Walking quickly, then slowly

Boy, do I walk fast. It’s as if the only thing that matters is getting from point A to point B. I feel built to move quickly. My long legs give me a stride designed for efficiency. Efficiency to… walk.

I’m not aware of my stride most of the time. No, I’m just doing my thing without a care in the world. It’s usually on lackadaisical walkabouts where I find myself questioning the speed at which I propel myself through the world. I slow down; I feel weird.

Why do I walk so fast?

Moving slowly is nice. I enjoy the stroll, and I notice my body loosen up. Now I’m going with the flow.

I embrace my saunter, and in doing so, I notice the gait of others. Observing my fast-moving compatriots, I feel outpaced.

Am I getting left behind?

I become distracted—lost in thought or looking at my phone—and once again, I’m moving full-speed ahead. It must be a pattern.

Resettled in my stride, I begin contemplating my subconscious rush. Time doesn’t permit a full divulgence of exactly where and how this manifests, but needless to say, it’s a frequent occurrence.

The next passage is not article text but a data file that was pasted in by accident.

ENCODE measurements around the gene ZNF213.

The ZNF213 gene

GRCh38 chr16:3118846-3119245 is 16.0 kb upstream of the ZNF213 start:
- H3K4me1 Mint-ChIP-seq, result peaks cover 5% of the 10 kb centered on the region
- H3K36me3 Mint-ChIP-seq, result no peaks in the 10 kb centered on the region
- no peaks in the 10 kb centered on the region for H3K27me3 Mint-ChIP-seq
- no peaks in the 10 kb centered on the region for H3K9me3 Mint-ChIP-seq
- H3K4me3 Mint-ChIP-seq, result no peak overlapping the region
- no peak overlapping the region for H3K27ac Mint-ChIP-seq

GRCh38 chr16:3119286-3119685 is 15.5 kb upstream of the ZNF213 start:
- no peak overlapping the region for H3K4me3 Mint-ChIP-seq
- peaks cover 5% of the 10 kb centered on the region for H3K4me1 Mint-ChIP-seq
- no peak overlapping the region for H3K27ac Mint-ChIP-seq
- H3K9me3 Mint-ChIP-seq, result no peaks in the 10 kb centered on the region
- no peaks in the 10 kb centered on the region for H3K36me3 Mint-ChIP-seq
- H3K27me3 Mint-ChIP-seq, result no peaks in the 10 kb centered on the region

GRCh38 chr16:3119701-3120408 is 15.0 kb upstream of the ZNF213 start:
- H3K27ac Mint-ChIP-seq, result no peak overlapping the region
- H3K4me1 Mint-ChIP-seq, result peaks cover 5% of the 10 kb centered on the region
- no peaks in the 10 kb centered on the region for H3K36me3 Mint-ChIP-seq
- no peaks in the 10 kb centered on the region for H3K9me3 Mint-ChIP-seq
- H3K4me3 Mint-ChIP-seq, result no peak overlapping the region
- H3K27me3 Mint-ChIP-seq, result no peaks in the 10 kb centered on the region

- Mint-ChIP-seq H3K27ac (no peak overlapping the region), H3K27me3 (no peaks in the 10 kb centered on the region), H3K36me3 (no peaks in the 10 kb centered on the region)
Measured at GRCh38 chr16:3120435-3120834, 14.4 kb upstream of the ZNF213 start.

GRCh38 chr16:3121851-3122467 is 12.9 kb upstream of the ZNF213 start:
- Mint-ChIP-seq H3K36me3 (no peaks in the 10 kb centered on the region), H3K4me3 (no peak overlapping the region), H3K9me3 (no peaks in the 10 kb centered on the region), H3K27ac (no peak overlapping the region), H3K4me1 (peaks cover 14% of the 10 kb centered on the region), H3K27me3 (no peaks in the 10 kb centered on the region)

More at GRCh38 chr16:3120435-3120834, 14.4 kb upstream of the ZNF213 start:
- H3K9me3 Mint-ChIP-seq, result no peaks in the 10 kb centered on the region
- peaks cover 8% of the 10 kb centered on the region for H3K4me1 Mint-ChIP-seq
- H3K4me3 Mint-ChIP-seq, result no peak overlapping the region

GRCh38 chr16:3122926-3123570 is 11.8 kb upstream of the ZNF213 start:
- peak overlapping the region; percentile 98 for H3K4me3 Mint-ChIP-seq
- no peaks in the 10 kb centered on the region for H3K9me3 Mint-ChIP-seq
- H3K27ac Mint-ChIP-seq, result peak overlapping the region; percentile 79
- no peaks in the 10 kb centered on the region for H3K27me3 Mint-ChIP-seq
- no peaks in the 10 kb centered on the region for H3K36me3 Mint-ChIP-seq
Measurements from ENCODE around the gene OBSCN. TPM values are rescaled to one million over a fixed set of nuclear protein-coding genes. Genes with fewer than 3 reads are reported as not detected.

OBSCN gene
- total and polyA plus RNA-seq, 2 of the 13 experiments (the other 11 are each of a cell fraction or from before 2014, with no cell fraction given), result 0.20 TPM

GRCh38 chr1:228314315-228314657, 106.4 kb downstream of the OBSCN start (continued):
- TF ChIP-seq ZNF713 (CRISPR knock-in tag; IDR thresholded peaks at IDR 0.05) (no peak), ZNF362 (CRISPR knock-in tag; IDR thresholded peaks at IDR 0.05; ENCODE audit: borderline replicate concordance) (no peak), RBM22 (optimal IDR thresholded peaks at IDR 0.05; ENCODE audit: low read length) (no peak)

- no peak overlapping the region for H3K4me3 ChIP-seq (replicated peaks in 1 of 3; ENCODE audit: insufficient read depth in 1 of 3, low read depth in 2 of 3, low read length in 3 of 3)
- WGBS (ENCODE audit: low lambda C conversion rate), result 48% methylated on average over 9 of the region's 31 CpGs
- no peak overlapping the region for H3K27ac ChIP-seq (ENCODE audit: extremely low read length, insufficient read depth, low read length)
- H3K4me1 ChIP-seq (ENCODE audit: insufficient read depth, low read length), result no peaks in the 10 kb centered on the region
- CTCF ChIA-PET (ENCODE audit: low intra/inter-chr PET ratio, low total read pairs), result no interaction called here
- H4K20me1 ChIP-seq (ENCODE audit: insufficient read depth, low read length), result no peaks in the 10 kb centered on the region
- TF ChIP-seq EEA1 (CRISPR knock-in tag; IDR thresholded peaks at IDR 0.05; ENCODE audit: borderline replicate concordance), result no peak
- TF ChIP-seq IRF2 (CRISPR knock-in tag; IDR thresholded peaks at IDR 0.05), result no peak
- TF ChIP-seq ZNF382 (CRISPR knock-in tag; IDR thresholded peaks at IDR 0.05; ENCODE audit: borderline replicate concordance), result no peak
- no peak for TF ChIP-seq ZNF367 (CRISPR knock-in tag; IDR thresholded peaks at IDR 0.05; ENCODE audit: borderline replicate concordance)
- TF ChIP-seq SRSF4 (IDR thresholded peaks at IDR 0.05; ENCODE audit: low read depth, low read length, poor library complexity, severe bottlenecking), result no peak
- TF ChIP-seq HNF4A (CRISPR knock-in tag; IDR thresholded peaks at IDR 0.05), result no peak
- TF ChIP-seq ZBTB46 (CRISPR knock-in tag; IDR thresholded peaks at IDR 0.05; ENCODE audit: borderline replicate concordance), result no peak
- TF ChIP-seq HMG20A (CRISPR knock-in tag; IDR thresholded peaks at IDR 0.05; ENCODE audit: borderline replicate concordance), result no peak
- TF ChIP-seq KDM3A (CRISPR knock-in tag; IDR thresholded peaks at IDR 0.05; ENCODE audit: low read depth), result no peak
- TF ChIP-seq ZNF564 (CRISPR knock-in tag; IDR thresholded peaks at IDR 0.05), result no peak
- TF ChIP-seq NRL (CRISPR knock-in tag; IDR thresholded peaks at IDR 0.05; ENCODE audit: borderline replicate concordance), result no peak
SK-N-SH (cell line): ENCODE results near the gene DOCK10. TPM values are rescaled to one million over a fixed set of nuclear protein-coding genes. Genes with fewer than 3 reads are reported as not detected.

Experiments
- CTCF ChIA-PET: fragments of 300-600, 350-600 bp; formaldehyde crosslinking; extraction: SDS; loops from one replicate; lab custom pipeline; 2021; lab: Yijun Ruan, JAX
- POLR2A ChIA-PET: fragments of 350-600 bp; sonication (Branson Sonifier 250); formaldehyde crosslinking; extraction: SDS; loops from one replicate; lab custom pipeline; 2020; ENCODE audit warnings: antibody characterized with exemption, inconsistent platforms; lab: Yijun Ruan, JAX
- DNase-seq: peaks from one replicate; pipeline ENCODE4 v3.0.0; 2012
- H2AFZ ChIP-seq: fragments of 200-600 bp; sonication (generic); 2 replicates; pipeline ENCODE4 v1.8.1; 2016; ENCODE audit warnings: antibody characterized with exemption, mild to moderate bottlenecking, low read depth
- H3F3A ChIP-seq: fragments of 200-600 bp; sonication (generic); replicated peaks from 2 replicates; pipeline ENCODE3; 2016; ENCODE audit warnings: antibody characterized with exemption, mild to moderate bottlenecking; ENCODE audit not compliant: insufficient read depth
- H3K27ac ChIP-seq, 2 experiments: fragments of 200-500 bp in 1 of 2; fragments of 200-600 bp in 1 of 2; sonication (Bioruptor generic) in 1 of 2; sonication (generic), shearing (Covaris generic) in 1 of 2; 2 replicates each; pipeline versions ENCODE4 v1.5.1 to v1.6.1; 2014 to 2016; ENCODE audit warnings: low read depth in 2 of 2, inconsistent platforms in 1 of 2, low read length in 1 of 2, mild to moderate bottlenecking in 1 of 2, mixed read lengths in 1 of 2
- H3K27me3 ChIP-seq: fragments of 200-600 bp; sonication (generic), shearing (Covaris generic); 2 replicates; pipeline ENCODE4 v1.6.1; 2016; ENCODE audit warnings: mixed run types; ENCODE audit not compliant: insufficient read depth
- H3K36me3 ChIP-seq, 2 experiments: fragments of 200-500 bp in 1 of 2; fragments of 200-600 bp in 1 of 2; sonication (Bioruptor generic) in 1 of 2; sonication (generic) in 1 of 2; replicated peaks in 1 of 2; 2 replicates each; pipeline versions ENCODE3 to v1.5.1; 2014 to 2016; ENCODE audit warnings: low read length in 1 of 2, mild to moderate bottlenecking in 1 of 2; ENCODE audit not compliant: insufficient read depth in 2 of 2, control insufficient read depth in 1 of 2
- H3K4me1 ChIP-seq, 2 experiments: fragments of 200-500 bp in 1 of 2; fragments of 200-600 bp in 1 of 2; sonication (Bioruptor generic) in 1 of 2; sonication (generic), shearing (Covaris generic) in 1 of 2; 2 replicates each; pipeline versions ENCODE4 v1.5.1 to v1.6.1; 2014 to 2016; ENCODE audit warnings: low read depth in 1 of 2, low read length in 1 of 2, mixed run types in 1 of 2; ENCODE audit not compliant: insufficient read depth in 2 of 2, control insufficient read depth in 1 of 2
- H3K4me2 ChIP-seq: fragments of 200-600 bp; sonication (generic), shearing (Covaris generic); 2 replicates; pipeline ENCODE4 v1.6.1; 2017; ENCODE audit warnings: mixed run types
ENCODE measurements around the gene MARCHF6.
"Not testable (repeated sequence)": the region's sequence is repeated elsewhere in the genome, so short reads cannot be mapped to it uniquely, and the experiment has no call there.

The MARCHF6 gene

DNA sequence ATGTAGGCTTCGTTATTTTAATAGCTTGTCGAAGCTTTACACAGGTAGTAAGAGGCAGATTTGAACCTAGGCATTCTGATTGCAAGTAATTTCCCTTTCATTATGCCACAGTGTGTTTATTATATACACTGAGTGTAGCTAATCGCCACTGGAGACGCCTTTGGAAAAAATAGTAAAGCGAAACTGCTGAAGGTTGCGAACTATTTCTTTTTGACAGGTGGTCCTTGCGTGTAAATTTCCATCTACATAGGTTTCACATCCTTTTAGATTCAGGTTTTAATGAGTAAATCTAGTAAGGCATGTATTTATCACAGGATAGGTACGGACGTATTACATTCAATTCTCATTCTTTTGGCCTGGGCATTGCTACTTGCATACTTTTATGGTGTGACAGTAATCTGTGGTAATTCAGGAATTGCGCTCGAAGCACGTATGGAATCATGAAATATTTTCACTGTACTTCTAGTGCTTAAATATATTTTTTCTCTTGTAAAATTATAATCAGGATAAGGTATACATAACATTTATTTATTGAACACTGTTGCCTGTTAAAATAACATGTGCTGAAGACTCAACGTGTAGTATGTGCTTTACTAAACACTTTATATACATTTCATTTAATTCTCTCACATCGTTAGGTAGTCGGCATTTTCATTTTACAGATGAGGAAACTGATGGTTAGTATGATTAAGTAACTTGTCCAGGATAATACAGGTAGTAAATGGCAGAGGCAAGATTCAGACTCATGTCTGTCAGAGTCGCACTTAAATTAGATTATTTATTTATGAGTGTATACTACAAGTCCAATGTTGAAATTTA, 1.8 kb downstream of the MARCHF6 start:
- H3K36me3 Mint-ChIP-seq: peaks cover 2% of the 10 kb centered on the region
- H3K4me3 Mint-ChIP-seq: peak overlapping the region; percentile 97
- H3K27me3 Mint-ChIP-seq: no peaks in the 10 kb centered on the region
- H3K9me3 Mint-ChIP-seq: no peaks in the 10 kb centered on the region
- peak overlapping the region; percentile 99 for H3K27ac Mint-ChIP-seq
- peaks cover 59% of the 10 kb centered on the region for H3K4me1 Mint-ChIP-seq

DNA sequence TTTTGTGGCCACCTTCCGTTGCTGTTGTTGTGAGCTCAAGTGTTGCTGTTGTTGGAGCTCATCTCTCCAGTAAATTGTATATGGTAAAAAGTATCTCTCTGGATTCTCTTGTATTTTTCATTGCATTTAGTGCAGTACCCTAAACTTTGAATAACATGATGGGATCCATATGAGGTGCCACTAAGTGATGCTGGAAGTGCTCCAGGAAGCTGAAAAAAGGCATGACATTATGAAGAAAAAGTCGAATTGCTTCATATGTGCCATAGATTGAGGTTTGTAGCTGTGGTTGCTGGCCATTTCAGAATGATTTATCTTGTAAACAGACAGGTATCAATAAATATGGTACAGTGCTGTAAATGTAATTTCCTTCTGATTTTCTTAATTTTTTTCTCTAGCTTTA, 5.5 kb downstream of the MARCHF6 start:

Why am I rushing?

An acute awareness of my mortality likely plays a role in my subconscious desire to move quickly. I have so many things I want to accomplish and experience in my life. Thinking about it, I suppose these are my most significant sources of anxiety.

But I cannot dodge mortality, so when it’s all said and done, there will always be the possibility of more. Perhaps my focus can shift from what I’m doing to how I’m doing it. I want to enjoy the journey.

Aha!

If there is a figurative scoreboard for my life, I’m in charge of it. Why stress out by rushing, only to miss the joy and serenity of my journey?

Whether a stroll through my neighborhood or my next big project, sustained momentum will get me to where I want to be.

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